Finding Care and Support for Aging Grandparents
When her father’s quality of life began to suffer at a quicker pace as a result of a lifelong, painful battle with a degenerative disease and Monica Barnes became dissatisfied with the care he was receiving, she immediately began researching resources that she thought would help to ease or even reverse his discomfort. The emotional task of caretaking was more difficult because she lived in Durham and her parents lived in Wilson.
Barnes’ life soon became a flurry of weekend stays with her parents, weekday trips to the doctor with her father, research and telephone calls. Barnes called on friends and family for referrals, recommendations and support, and consulted with a medical doctor for a second opinion on her father’s health.
Angela Warren has been her mother’s caretaker since Warren was 9. That was when her mother suffered traumatic injuries to both of her legs; they were crushed after being pinned to a wall when a driver’s brakes failed. Warren’s mother now suffers from lymphedema and chronic cellulitis and has been diagnosed as morbidly obese. For nearly 30 years, Warren was her mother’s primary caretaker, cooking, cleaning and dressing her mother’s legs.
Warren now lives in Alabama, but she still travels home to check on her mother. Her mother’s sister, who is local, also checks in on her. And before Warren moved, she trained her 18-year-old nephew how to care daily for her mother. Her nephew now lives with Warren’s mother.
Warren’s story differs from Barnes’ in that she and her family have chosen to shoulder the majority of her mother’s care.
Accessing care through medical resources
Barnes, who was caring for her father long-distance, says a social worker was truly her best resource before, during and after her father’s stay in the hospital. “They truly know how to navigate. She was a wealth of information,” Barnes says. “I could call her anytime about anything.”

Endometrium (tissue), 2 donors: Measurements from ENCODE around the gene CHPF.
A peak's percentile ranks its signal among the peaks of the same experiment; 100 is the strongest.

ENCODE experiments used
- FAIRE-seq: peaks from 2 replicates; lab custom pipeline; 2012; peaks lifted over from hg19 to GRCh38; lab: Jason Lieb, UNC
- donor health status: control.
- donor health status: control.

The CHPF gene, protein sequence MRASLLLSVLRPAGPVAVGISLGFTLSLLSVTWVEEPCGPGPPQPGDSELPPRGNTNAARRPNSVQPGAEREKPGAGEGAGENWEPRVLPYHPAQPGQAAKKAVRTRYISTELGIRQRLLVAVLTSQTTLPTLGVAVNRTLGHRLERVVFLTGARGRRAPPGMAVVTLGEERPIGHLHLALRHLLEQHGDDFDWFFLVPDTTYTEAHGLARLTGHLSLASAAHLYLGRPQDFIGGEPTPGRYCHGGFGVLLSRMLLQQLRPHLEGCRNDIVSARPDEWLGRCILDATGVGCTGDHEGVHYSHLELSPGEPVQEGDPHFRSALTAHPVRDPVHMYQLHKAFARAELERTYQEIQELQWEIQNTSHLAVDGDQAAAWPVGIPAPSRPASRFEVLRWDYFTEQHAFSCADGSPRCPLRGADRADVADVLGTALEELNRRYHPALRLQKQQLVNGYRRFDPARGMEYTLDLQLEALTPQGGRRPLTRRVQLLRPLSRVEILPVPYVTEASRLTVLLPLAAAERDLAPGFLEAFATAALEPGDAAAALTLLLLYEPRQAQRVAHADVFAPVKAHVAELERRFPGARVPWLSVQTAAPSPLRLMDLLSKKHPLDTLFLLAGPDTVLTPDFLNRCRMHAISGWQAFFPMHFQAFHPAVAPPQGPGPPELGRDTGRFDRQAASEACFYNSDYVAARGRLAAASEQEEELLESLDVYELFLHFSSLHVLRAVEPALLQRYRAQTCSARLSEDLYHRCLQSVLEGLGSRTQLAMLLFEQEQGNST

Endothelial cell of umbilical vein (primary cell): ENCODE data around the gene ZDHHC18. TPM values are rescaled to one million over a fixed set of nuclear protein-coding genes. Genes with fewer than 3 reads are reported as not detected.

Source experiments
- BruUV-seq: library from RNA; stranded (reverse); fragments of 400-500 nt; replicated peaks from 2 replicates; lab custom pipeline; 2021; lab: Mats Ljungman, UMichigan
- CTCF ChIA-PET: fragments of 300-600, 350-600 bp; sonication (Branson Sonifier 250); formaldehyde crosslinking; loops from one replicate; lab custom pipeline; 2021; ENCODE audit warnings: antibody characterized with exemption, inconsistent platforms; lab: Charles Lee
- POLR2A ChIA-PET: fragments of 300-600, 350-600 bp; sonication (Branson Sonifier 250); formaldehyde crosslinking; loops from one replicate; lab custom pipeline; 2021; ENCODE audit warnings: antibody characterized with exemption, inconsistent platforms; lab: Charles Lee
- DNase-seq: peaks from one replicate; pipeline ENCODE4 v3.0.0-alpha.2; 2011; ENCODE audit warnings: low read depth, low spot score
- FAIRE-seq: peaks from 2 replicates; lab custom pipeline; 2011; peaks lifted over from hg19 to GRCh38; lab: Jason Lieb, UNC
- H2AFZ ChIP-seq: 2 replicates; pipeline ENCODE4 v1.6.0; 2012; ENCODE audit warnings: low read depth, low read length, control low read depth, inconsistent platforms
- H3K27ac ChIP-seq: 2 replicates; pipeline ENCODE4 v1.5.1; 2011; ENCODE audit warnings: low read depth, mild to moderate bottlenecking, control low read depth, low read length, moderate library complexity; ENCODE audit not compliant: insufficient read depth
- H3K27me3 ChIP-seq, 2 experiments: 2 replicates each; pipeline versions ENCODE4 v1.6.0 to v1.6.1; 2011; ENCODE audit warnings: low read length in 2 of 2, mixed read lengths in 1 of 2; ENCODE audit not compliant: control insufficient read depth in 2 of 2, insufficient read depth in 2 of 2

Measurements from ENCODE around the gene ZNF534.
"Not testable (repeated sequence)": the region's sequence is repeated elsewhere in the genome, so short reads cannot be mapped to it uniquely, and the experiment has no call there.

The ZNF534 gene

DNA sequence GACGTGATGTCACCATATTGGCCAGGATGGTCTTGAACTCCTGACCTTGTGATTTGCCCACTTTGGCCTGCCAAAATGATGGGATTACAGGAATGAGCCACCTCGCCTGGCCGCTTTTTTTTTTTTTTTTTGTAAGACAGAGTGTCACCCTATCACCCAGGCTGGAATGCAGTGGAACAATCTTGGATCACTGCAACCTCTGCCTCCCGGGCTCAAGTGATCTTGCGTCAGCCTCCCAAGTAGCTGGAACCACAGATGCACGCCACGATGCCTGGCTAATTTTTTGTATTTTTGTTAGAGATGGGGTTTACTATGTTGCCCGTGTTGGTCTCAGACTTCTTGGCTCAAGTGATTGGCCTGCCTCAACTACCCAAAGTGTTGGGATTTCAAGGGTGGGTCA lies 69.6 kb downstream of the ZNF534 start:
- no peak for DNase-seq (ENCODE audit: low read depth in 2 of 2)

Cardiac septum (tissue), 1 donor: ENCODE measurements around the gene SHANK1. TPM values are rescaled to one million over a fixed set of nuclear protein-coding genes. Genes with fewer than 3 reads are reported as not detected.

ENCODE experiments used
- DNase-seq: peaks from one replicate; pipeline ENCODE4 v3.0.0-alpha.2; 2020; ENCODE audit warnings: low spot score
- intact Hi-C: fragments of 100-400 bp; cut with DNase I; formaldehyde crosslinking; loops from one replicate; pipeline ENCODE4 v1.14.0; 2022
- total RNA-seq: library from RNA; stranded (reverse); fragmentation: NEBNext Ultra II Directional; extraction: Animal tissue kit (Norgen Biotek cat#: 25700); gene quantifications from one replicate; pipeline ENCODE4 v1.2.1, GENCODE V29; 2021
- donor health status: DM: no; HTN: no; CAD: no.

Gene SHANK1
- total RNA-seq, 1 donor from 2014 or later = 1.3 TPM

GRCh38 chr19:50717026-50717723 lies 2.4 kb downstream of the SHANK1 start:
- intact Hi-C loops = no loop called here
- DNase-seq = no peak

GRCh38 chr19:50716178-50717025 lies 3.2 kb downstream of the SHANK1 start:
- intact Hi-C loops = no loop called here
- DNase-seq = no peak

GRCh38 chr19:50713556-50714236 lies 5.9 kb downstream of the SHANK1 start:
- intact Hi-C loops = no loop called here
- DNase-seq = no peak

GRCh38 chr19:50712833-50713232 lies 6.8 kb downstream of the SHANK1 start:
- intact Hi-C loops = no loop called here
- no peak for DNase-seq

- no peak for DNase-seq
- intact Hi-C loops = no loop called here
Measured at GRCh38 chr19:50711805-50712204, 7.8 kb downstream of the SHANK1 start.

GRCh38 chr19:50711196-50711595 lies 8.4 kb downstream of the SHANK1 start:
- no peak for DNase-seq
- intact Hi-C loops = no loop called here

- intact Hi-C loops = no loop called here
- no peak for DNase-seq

At the conclusion of every medical appointment, the social worker would relay additional information and make referrals to outside resources that could help provide services for her father. It was the social worker who helped Barnes find a long-term care facility for her father.
Warren contemplated moving her mother to Florida, when she researched medical assistance for the type of care her mother needed, but found help closer to home thanks to information from the hospital. She relies heavily on the wound clinic at UNC Health Care’s Wound Healing Center, which monitors her mother’s care and orders her dressing supplies.
Her mother’s general practitioner referred Warren to the Cancer Center for injections to elevate her blood level production, and the hospital referred her to home health agencies and certified nursing assistants for her mom’s long-term care.
While both Warren and Barnes found the hospital staff helpful while their loved ones were under hospital care, after discharge, however, it was up to them to find consistent and continuous care. In Warren’s case, she says she reached a limit on the help she can receive due to the extent of her mother’s condition.
A disconnect between hospital and home
Reaching a limit is a reality, says Lauren Wattrell, who has a master’s in social work and owns Raleigh Geriatric Care Management, a private elder care management firm in Raleigh. “Not every situation has a solution,” she says, but options exist. Bridging the gap between hospital and home can be challenging, Wattrell agrees.
Once loved ones are released from the hospital, the connection is broken between the family members and the discharge planner, social worker or nurse. “There’s a disconnect between hospital and home,” she says.
That disconnect becomes more complex when adult caretakers work or have children of their own and must bear the responsibility for their aging parents’ medical care, Wattrell says. “They’re called the ‘sandwich generation.’ They are the peanut butter and jelly,” she says of these caretakers. The peanut butter and jelly is spread thin when the caretakers live away from aging parents and perform their duties long distance.
Just knowing where to start seems to shorten the distance between knowing you need help and finding the right help.
Wattrell is one of only 3,000 geriatric care managers in the U.S. who help find resources such as long-term care facilities, home care providers, doctors, nurses, transportation services, and even legal assistance to help integrate the loved one back home. These specialized care managers offer consultation, as well as assessment and care plans that uncover issues like depression, screening, memory measurement, nutrition screening, finance review, and support for the caregivers, such as Adult Children of Aging Parents support groups.